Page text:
You can't step into the same Wikipedia twice.
That's what Heraclitus said about rivers. I bring this up to put the recent Wikipedia scandal in perspective. Wikipedia, the free online encyclopedia, is always changing.
Entries are being created, added to, subtracted from, corrected, and sometimes deleted with a frequency that would shock the editors of the world's most respected general-interest encyclopedia, the Britannica.
The Web-only encyclopedia, which I often consult and sometimes link to, is a marvel of Internet cooperation. Thousands of contributors freely give their time to the project, writing and editing and researching. Many of these people are experts in their fields. Others, like the bulk of the contributors to great 19th century projects such as the Oxford English Dictionary, are mere talented amateurs. Mere, indeed!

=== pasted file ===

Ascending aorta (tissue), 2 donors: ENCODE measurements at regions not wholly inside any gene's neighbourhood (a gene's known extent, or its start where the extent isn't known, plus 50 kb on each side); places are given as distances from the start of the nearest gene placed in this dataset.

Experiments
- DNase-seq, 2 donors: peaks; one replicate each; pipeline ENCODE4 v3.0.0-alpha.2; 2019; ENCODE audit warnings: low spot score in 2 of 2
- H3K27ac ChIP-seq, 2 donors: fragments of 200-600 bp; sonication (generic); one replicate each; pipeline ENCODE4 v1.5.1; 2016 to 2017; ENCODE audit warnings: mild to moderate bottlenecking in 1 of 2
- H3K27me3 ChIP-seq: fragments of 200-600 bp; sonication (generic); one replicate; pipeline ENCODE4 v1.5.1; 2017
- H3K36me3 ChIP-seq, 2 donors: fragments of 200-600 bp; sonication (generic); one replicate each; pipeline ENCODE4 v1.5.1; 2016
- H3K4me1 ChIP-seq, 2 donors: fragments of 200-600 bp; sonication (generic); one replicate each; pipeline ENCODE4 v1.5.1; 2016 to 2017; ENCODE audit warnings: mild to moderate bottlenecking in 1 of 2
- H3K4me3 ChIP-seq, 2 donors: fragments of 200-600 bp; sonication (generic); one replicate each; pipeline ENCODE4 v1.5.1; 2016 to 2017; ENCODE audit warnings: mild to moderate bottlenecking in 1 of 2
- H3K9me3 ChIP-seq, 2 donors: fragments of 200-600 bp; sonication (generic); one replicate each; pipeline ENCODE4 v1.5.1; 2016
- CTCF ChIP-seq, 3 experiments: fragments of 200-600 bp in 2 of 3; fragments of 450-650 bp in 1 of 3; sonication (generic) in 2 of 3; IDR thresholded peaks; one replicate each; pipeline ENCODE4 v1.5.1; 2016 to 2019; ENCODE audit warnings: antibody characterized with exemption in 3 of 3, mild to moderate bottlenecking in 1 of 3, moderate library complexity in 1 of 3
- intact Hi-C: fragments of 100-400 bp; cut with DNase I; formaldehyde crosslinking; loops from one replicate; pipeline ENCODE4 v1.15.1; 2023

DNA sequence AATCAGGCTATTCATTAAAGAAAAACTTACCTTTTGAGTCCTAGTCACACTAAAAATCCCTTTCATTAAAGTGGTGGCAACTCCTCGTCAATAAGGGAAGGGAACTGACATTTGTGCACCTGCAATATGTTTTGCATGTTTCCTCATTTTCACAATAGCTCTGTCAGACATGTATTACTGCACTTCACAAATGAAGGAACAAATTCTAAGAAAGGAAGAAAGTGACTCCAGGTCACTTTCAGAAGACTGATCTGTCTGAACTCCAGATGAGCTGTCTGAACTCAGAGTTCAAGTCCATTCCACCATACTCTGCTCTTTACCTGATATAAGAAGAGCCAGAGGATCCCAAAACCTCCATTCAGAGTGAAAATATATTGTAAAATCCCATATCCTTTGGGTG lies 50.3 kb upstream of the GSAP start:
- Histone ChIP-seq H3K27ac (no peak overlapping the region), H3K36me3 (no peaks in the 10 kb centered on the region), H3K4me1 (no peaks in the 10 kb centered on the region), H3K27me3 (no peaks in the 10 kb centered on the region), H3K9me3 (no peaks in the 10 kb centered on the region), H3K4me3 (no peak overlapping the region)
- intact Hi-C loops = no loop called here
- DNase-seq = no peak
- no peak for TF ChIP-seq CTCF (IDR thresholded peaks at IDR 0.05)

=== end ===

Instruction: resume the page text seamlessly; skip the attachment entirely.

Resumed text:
Unfortunately, a few contributors are saboteurs, libellers, and ill-meaning pranksters, creating havoc with false entries, mean-spirited lies, and low-brow japes.
It's easier for bad entries to "happen" to a good encyclopedia like Wikipedia than to other encyclopedias because it's so easy to add things to Wikipedia. Until a few weeks ago, even anonymous contributors could write and edit the wiki. Even now it takes just minutes to sign up as a contributor and start your career as an unpaid encyclopedist.
And though other contributors can edit out what you put up, this is not always as fast as the word "wiki" suggests (wiki means "quick" or "hasten" in Hawaiian).
Take the recent case of sometime journalist John Seigenthaler, Sr. For 132 days a biography of him appeared on Wikipedia that was riddled with lies. It was true that he had been an administrative assistant to Attorney General Robert Kennedy in the early 1960s. But, contrary to what appeared on Wikipedia, it was not the case that
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